Children's mental health is an issue that concerns many parents. It is normal to have questions. Being open to understanding the conditions related to mental health is part of the solution. Familiprix, in collaboration with Vie de Parents, gives you additional information to be aware of the issues surrounding children's mental health.
Cultivating adequate mental health
In order to promote good mental health, there are a number of ways that parents can act to create positive impacts in their children's lives. For example, establishing a healthy family climate, teaching good social practices, fostering good self-esteem, listening to the child's feelings and emotions, etc.
You can also teach your child to communicate what they are feeling. They will better understand their emotions. This is particularly useful in helping your child to know how to react in certain stressful situations. Several books or podcasts can be helpful if the topic of discussion does not come naturally.
The idea is to give your child reflexes for what to expect later, especially when it comes to stress management. With the right tools, they will be able to find solutions by themselves when faced with difficult situations. Show them how to regain their composure when they are upset. On a daily basis, teach them how to organize their time.
Remember that children copy what they see. Make sure you have balance in your life as an adult and remain positive. This is the time to establish healthy habits for the future.
Recognize the signs of a mental health problem
Parents have a front-row seat when it comes to observing unusual or problematic behaviour in their children. The primary living environment is the best place to see changes in this regard.
Learning to recognize the key signs of mental illness is a tremendous asset so that you can take action as early in your child's life as possible.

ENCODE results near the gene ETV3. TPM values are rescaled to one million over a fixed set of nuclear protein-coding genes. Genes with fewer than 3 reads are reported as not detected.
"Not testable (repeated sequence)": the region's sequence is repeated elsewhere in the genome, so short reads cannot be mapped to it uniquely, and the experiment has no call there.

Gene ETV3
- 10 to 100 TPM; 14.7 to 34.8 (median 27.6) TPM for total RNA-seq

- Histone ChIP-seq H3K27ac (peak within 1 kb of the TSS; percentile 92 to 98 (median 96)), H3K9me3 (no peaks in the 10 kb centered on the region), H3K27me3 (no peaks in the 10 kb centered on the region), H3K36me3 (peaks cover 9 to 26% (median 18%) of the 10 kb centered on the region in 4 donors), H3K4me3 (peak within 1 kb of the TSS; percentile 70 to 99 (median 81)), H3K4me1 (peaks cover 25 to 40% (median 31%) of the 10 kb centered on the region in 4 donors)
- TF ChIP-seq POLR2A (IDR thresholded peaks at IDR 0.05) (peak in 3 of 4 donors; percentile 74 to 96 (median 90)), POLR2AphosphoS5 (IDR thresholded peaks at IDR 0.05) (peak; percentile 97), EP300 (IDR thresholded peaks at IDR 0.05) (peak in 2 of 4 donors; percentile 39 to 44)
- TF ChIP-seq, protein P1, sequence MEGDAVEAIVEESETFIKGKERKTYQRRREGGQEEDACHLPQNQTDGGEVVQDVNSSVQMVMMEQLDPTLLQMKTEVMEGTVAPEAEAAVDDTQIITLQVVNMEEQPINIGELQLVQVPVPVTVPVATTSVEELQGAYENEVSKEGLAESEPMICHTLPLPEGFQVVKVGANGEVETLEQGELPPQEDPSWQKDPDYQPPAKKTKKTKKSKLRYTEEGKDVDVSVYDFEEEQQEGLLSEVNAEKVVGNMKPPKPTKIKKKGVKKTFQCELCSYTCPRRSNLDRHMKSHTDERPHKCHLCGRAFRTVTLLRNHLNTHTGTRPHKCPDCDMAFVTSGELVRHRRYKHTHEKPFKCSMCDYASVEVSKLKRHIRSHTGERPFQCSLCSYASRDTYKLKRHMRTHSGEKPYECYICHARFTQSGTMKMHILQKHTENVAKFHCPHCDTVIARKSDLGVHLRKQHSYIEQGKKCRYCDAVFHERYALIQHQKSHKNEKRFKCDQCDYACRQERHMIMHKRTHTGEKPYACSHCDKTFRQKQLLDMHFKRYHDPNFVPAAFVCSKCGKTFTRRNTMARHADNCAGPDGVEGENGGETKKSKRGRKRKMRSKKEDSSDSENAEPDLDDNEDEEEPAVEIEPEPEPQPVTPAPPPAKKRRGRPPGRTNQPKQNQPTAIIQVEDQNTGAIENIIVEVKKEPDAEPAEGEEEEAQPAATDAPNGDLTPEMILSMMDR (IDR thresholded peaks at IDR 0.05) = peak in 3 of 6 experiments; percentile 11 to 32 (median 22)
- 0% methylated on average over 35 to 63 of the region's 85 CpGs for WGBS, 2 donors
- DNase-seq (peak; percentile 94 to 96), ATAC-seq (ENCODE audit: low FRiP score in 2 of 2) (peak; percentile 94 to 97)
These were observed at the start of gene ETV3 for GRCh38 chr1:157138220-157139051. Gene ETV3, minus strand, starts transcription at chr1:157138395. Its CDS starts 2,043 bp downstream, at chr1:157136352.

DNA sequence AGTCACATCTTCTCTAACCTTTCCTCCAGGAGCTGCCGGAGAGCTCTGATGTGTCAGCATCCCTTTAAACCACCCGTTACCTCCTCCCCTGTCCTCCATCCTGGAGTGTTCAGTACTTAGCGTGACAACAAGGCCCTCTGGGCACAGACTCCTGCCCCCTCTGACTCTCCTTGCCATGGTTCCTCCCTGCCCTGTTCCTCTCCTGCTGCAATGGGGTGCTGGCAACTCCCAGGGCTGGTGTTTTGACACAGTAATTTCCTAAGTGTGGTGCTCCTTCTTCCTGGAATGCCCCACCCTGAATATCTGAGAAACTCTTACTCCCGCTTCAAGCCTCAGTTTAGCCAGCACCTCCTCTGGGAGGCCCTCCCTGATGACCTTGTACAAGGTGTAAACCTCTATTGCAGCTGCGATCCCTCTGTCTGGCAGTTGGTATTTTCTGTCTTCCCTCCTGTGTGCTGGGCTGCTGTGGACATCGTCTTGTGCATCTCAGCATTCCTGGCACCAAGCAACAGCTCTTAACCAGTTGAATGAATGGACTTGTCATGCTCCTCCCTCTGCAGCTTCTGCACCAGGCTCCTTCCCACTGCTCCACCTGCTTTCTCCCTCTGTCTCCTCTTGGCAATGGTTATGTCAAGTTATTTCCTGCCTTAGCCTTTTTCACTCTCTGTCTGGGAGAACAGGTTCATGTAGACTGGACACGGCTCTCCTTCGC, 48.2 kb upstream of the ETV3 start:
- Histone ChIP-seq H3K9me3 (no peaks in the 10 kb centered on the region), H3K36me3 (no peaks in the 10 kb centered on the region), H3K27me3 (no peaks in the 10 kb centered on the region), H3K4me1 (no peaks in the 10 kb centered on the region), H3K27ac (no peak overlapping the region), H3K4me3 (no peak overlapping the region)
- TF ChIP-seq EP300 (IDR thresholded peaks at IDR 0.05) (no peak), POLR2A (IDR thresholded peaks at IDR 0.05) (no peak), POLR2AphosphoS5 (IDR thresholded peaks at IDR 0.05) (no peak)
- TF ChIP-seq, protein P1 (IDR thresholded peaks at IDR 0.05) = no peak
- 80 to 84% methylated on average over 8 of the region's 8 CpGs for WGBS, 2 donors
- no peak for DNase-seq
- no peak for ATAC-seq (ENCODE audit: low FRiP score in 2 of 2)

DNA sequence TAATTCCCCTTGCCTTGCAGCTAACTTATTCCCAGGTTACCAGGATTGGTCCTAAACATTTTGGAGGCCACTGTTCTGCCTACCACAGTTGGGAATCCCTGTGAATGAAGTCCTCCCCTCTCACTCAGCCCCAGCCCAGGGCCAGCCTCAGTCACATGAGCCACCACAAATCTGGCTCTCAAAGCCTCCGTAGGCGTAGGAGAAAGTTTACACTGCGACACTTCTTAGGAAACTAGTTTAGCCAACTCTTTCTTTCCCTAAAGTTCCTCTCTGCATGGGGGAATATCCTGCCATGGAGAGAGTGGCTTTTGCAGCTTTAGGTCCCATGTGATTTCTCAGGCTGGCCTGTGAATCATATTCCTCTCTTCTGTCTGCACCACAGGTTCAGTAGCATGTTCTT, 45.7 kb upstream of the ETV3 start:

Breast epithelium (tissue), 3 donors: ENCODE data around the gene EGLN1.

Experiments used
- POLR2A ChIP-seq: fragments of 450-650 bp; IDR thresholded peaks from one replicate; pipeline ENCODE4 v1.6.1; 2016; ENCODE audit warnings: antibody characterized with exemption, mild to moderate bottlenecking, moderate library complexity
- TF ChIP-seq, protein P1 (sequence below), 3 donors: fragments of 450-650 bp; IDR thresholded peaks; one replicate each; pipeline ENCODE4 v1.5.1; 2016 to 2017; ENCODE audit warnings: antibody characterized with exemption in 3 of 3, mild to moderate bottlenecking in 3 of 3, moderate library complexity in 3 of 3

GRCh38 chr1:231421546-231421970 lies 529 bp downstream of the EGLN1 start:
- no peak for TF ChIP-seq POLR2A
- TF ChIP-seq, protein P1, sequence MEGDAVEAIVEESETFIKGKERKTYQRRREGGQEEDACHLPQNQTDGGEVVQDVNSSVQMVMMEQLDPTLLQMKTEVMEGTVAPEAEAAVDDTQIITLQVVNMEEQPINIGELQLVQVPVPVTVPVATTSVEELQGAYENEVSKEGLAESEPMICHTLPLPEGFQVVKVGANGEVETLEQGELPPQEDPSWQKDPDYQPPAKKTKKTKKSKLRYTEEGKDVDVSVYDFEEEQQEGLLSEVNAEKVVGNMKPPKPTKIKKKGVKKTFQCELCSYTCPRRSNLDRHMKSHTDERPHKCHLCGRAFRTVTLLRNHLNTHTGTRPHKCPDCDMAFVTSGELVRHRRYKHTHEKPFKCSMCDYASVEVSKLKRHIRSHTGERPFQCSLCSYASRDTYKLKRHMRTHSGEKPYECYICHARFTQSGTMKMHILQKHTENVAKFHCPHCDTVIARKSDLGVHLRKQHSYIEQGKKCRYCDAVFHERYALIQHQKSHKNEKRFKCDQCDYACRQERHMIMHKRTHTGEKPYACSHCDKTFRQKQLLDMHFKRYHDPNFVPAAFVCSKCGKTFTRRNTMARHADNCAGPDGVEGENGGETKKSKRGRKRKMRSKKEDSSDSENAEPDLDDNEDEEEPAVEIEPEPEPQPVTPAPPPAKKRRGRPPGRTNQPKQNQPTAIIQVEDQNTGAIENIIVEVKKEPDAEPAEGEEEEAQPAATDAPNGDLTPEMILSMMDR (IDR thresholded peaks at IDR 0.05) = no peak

Pay particular attention to the following signs:
- Sleep problems (difficulty sleeping or always sleeping)
- A loss of appetite or, conversely, an excessive appetite
- A drop in energy
- Stomach aches
- A changing mood
- Extreme anger
- Constant worries
- Declining academic performance
- Difficulty concentrating
- Avoidance of family members and friends
- A loss of interest in valued activities
- Attempts to harm others or themselves
- A sudden fixation on weight
- Negligence in appearance
- Any other behaviour you find unusual
Demystifying mental disorders
Some mental illnesses appear very early in a child's life, while others are discovered a little later, in adolescence or adulthood. For example:
- Anxiety disorders, depression and eating disorders usually appear during childhood and adolescence
- Schizophrenia, as well as psychotic disorders, although rarer, are normally present during adolescence and early adulthood
- Autism Spectrum Disorders, ADHD and many behavioural problems develop in early childhood
The diagnosis of mental disorders in children is based on two aspects: an interview between the child and the doctor or specialist, and the observation of the child's behaviour by the parents, teachers and other people involved. It is, therefore, no small task to detect a mental illness in a child. However, there are a few aspects of the major mental disorders that may alert you to them.
Attention deficit disorder with or without hyperactivity
ADD/ADHD is a condition that involves an imbalance in the brain and usually affects attention, alertness, motivation and memory. It is characterized by periods of inattention and agitation.
Anxiety disorders cause intense feelings of fear, worry and apprehension that interfere significantly with the child's daily life.
Depression can cause feelings of grief and sadness, and often irritability in the child or teenager. It also leads to a loss of interest in activities normally enjoyed. The distress comes on the sly and is not to be taken lightly.
Eating disorders reveal deviant eating-related behaviours, such as a change in eating habits or ways to prevent food intake.
Autism spectrum disorders
Autism spectrum disorders include autism and Asperger's syndrome. They cause problems with social relationships, language and communication, and actions that are limited or repetitive in nature.
Rest assured, some behaviours are only temporary and do not necessarily indicate a mental health problem. However, if the symptoms intensify or persist, it is advisable to investigate by consulting a physician or a mental health specialist.
Finally, there are ways to be vigilant and caring with your children, but don't become overly obsessed. Just let them know that you are available to listen and help them if they feel the need. By opening the door to communication, you will be more alert to a change in mood or attitude.
Above all, listen to yourself and follow your instincts!